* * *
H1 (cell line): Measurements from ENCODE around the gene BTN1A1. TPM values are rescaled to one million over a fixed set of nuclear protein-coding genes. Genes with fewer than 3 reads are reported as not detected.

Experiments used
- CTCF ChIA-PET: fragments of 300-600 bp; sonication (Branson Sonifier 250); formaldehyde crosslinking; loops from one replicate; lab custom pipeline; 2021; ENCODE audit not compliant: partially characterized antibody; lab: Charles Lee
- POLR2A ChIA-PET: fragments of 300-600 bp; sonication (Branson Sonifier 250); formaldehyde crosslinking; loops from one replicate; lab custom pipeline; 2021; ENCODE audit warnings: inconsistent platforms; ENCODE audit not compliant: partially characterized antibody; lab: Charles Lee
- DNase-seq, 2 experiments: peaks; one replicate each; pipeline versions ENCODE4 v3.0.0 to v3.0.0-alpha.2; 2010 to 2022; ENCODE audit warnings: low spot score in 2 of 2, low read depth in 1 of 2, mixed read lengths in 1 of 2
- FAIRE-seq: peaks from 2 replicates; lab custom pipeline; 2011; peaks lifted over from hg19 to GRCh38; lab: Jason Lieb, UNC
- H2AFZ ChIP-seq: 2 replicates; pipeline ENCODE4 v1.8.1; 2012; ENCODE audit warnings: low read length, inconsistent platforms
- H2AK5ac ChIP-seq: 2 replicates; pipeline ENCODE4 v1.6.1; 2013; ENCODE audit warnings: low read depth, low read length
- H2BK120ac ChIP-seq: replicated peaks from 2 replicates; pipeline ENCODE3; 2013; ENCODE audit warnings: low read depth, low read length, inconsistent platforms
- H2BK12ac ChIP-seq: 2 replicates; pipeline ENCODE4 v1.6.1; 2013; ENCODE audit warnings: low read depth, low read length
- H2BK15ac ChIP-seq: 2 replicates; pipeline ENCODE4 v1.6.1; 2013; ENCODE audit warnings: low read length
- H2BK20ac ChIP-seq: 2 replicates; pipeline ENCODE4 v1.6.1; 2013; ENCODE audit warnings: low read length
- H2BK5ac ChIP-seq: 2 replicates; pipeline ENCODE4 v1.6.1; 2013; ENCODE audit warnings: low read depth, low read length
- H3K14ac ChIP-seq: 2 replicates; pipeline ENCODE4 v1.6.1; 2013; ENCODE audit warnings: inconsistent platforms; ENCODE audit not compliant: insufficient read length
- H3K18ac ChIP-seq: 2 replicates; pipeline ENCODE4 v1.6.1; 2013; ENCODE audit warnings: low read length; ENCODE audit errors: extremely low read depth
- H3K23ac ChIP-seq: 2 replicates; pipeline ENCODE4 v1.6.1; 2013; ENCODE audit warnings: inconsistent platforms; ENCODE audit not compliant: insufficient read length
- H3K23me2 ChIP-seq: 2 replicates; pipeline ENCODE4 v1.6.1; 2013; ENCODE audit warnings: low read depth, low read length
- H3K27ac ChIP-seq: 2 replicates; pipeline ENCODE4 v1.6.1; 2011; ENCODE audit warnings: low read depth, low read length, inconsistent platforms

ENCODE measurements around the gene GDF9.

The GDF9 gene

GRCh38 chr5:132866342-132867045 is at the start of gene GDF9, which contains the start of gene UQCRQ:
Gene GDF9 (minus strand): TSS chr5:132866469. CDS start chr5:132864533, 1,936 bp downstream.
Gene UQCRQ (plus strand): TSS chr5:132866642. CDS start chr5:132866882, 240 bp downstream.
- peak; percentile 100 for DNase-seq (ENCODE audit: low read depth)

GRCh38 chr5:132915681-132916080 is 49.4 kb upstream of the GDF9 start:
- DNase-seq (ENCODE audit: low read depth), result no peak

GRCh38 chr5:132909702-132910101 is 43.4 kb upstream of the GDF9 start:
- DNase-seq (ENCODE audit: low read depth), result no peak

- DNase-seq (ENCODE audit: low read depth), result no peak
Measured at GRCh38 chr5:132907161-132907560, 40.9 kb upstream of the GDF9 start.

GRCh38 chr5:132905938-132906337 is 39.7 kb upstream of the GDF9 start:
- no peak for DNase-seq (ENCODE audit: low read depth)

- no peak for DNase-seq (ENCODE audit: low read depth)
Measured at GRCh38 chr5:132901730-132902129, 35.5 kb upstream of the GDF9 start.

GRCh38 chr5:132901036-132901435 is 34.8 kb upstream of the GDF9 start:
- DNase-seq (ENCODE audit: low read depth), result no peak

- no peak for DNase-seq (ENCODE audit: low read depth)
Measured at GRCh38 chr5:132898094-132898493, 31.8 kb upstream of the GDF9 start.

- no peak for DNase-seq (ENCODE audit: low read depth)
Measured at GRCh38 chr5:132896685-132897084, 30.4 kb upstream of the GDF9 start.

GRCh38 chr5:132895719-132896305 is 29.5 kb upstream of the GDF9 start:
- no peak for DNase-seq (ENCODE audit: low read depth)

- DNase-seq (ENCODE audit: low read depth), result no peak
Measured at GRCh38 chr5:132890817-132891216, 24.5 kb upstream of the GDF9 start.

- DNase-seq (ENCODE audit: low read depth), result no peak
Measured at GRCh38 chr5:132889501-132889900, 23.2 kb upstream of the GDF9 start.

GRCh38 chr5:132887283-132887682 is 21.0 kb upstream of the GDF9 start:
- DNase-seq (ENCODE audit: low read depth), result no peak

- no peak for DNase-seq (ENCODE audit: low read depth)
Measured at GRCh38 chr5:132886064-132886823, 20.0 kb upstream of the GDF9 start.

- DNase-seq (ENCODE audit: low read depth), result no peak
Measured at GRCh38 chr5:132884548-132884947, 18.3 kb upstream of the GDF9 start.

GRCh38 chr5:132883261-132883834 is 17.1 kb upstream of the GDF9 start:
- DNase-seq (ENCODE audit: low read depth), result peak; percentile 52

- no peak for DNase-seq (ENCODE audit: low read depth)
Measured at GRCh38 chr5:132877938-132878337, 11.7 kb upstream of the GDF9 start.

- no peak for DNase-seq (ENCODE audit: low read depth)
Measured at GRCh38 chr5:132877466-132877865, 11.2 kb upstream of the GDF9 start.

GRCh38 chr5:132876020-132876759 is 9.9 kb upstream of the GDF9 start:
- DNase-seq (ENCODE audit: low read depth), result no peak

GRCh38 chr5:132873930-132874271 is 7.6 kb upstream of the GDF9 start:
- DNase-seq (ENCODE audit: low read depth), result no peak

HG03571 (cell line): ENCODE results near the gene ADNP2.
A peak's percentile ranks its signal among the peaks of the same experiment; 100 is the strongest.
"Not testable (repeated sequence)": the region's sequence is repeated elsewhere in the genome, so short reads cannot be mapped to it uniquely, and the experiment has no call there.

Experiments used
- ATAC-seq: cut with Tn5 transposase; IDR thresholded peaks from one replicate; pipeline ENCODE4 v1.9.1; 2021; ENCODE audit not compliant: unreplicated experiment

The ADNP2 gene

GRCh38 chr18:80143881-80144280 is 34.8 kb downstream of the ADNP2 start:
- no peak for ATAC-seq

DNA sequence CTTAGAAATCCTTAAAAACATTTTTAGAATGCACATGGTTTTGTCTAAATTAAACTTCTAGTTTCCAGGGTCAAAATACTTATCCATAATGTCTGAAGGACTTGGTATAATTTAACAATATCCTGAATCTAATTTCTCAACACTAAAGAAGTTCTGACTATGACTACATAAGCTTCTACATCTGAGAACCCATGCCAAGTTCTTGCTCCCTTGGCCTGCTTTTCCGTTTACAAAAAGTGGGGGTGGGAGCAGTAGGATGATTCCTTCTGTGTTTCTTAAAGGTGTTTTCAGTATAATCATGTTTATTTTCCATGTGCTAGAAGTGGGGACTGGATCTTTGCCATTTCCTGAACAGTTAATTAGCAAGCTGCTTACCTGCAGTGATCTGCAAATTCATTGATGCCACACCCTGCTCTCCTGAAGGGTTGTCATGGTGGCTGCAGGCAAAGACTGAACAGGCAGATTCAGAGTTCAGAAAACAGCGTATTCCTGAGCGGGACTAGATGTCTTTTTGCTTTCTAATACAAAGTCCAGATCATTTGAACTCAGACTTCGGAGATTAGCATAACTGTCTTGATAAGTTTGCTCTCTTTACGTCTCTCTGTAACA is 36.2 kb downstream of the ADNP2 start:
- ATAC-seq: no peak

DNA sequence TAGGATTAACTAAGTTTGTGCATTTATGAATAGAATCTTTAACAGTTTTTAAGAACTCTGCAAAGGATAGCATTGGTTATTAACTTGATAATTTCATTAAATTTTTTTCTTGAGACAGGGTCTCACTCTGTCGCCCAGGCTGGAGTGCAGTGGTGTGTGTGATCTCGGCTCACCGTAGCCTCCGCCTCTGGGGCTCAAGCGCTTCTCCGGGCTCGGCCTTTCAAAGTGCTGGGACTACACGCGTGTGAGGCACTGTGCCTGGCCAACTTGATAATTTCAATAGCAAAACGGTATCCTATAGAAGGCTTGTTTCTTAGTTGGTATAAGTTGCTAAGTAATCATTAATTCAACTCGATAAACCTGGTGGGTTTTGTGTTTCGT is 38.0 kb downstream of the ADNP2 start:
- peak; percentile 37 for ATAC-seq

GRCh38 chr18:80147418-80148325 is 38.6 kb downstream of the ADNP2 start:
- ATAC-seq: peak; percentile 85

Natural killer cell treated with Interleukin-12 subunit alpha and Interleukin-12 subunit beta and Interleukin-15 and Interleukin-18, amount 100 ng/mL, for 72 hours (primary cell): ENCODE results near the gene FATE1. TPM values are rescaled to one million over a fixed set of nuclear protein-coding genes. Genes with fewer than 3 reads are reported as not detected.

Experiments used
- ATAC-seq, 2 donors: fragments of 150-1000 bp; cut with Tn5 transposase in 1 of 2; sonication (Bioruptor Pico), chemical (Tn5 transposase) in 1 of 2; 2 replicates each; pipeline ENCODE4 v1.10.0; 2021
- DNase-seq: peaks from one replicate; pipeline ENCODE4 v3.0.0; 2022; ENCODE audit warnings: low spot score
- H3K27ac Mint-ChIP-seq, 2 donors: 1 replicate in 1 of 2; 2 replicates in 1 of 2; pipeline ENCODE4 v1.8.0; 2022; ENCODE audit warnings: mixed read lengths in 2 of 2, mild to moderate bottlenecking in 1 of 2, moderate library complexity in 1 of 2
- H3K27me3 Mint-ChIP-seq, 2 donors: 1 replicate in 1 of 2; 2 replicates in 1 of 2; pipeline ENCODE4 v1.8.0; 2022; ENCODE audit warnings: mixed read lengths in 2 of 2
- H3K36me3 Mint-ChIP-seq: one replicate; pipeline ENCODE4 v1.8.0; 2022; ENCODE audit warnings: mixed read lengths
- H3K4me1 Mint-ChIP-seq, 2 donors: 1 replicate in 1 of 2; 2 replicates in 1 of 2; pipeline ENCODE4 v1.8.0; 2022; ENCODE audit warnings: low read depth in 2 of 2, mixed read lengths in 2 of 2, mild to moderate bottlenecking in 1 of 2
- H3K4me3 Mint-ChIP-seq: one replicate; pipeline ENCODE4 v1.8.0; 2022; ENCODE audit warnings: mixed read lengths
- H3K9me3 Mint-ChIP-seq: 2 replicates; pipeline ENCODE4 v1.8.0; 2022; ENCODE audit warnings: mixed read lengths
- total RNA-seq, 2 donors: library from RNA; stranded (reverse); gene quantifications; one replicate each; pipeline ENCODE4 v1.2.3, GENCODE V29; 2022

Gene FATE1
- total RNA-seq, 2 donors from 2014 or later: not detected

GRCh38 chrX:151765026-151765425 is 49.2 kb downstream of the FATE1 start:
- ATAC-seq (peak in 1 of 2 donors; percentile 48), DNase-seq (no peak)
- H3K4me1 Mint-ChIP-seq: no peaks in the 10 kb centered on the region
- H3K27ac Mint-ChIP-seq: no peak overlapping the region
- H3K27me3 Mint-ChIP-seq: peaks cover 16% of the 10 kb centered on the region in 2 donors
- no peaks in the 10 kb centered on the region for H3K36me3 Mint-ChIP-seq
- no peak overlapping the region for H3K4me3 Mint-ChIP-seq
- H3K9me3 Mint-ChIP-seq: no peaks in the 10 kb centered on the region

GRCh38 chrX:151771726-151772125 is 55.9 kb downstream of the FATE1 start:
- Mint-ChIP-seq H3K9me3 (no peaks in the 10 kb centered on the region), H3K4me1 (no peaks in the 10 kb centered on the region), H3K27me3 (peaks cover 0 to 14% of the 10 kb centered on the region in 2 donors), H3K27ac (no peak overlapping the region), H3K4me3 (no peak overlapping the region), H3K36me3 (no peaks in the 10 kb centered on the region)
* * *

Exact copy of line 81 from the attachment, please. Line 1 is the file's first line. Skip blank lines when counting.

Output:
- H3K27ac Mint-ChIP-seq, 2 donors: 1 replicate in 1 of 2; 2 replicates in 1 of 2; pipeline ENCODE4 v1.8.0; 2022; ENCODE audit warnings: mixed read lengths in 2 of 2, mild to moderate bottlenecking in 1 of 2, moderate library complexity in 1 of 2